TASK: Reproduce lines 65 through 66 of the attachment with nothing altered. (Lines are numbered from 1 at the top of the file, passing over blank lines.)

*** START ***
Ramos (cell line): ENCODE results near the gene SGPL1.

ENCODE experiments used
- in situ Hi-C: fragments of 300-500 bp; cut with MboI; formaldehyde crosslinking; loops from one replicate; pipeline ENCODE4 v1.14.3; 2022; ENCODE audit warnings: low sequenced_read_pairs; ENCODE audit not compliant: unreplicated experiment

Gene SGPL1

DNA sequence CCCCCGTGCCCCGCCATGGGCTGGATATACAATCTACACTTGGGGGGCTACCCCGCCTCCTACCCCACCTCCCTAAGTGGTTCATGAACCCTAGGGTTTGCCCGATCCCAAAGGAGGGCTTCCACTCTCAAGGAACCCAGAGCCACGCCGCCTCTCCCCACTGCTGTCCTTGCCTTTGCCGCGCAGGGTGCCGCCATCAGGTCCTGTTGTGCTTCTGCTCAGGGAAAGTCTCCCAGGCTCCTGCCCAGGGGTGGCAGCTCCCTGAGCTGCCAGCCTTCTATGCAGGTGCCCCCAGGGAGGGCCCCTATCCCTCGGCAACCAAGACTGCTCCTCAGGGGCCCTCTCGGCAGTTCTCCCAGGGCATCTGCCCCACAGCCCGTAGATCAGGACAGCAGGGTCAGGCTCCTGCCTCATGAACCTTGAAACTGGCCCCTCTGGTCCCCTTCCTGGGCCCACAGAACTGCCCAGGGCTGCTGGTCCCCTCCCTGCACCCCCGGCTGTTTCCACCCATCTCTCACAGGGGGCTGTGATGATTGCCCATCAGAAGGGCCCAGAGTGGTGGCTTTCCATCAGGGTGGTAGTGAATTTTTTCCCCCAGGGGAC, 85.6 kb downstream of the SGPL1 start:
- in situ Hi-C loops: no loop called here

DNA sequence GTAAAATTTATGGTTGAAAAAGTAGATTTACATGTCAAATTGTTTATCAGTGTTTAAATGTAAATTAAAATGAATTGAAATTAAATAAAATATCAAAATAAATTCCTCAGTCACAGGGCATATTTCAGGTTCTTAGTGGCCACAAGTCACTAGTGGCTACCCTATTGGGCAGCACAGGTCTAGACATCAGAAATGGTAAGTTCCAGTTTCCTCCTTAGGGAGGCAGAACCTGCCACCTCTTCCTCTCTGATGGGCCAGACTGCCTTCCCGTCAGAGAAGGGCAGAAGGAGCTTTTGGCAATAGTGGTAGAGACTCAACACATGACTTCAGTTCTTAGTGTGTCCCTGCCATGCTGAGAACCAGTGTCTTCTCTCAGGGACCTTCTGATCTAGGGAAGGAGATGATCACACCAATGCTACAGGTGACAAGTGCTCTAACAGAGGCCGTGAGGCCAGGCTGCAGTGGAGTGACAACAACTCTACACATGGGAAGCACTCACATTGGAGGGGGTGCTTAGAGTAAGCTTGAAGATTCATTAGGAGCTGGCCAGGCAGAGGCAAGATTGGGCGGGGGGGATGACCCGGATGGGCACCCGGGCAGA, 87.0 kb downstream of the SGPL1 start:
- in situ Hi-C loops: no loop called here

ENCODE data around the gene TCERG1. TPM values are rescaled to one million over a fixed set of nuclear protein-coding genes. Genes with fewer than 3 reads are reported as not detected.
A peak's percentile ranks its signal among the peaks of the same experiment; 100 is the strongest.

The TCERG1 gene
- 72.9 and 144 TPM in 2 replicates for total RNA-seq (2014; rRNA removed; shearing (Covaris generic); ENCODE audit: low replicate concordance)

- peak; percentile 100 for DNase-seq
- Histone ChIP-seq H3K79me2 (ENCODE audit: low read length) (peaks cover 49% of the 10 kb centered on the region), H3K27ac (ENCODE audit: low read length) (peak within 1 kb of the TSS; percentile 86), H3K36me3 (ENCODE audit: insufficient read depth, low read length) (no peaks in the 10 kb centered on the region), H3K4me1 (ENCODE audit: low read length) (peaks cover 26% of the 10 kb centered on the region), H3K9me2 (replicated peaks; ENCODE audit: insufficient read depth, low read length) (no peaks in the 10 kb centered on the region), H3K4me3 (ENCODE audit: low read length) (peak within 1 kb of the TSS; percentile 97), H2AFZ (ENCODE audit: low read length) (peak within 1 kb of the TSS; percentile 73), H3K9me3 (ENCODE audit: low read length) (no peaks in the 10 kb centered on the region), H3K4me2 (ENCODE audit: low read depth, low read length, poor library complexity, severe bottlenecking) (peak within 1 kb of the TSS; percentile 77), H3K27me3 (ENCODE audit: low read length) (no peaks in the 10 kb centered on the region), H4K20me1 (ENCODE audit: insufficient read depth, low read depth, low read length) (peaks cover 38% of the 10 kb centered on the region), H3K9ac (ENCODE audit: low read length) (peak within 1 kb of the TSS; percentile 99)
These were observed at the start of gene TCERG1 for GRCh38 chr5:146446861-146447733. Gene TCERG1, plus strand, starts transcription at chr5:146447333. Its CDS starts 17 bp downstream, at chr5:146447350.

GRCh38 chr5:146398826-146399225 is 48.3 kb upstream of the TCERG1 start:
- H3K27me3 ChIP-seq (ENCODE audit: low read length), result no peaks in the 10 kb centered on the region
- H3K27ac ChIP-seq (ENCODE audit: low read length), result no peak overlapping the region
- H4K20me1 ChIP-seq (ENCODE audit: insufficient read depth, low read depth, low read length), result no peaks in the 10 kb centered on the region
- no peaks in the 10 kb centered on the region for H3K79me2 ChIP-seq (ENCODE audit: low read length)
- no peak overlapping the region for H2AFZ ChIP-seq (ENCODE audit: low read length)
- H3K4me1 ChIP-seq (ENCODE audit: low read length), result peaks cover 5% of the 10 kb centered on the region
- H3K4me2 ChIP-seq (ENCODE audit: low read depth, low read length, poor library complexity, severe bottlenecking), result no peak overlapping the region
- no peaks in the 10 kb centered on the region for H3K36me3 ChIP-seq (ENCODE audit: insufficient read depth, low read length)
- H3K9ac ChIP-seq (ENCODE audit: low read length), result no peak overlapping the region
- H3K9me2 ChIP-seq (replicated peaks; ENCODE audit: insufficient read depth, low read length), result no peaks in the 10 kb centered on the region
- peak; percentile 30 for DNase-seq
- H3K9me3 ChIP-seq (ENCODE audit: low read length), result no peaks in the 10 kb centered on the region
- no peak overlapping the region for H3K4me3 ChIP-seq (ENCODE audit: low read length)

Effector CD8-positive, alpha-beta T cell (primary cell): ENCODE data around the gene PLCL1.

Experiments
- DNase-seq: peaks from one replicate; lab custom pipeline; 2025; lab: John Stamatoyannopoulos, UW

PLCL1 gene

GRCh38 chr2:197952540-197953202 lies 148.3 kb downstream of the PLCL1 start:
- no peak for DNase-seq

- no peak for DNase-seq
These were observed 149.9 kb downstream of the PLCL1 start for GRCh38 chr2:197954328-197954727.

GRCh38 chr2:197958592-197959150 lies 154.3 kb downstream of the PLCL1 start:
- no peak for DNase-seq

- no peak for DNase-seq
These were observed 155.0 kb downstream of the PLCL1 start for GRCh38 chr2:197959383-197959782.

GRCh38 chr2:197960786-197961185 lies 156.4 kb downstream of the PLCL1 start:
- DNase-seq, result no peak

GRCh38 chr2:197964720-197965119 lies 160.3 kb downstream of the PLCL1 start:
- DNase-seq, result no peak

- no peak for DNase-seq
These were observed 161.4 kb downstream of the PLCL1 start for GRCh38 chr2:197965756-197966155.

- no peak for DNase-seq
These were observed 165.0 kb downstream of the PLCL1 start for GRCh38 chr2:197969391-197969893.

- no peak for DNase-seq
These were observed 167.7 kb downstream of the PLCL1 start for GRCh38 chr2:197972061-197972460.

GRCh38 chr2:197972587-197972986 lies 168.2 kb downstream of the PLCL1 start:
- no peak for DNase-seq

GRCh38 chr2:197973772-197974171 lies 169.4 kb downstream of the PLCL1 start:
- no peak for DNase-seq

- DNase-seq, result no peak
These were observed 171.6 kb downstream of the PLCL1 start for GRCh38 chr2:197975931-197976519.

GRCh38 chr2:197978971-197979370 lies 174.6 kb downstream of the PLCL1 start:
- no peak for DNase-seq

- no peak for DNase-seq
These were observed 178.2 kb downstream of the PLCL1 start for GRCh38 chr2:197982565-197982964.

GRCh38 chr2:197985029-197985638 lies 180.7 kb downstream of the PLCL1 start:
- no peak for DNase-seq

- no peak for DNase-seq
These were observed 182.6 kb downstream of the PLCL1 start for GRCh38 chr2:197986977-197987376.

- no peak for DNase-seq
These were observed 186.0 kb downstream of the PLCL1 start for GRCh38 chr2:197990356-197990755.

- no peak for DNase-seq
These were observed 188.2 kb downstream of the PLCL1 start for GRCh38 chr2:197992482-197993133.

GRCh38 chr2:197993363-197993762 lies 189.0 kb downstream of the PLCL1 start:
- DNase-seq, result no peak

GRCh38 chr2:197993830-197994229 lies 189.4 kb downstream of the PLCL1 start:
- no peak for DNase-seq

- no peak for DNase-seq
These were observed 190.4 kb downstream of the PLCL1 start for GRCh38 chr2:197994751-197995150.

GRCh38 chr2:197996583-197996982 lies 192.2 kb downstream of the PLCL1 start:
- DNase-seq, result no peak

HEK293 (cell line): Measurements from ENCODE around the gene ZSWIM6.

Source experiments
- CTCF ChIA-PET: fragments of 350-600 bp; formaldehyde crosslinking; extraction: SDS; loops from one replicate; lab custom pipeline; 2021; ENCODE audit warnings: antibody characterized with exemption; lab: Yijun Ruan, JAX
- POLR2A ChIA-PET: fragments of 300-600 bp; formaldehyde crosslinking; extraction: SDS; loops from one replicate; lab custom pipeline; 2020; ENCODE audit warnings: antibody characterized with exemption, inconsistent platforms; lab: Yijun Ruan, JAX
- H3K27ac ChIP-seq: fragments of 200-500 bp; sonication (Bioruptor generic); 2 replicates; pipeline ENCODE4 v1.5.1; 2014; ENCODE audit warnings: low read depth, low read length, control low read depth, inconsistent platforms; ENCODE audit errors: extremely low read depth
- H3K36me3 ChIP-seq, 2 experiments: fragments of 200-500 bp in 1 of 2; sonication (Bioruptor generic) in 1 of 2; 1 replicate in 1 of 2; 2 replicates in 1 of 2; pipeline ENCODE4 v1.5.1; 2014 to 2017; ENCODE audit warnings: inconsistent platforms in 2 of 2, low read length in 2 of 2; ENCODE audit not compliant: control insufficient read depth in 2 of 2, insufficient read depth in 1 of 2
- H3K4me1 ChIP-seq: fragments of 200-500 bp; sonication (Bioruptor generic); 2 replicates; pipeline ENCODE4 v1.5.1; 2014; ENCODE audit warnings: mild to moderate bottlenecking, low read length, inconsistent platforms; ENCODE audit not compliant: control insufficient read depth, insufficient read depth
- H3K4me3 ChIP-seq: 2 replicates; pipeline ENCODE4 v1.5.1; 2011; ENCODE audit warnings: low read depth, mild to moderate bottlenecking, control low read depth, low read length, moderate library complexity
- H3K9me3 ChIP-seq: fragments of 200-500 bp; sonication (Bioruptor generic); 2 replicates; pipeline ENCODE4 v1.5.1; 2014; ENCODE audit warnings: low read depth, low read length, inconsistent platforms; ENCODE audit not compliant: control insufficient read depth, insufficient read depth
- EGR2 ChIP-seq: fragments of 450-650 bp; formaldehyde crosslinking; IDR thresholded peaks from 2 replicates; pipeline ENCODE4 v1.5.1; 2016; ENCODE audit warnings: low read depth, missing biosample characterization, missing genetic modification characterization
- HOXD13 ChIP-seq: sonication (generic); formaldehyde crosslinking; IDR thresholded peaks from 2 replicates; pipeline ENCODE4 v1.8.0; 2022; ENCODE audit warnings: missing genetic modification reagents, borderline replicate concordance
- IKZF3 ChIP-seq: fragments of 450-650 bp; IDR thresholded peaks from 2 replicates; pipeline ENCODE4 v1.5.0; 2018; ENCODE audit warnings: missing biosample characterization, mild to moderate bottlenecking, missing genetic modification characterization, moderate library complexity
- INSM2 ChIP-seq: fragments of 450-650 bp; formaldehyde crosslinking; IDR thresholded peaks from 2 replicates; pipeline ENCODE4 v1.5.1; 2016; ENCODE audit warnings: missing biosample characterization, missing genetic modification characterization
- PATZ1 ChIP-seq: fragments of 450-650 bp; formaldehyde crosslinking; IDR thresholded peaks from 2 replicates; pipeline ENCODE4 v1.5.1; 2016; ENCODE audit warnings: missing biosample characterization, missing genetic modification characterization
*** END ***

These were observed 182.6 kb downstream of the PLCL1 start for GRCh38 chr2:197986977-197987376.

- no peak for DNase-seq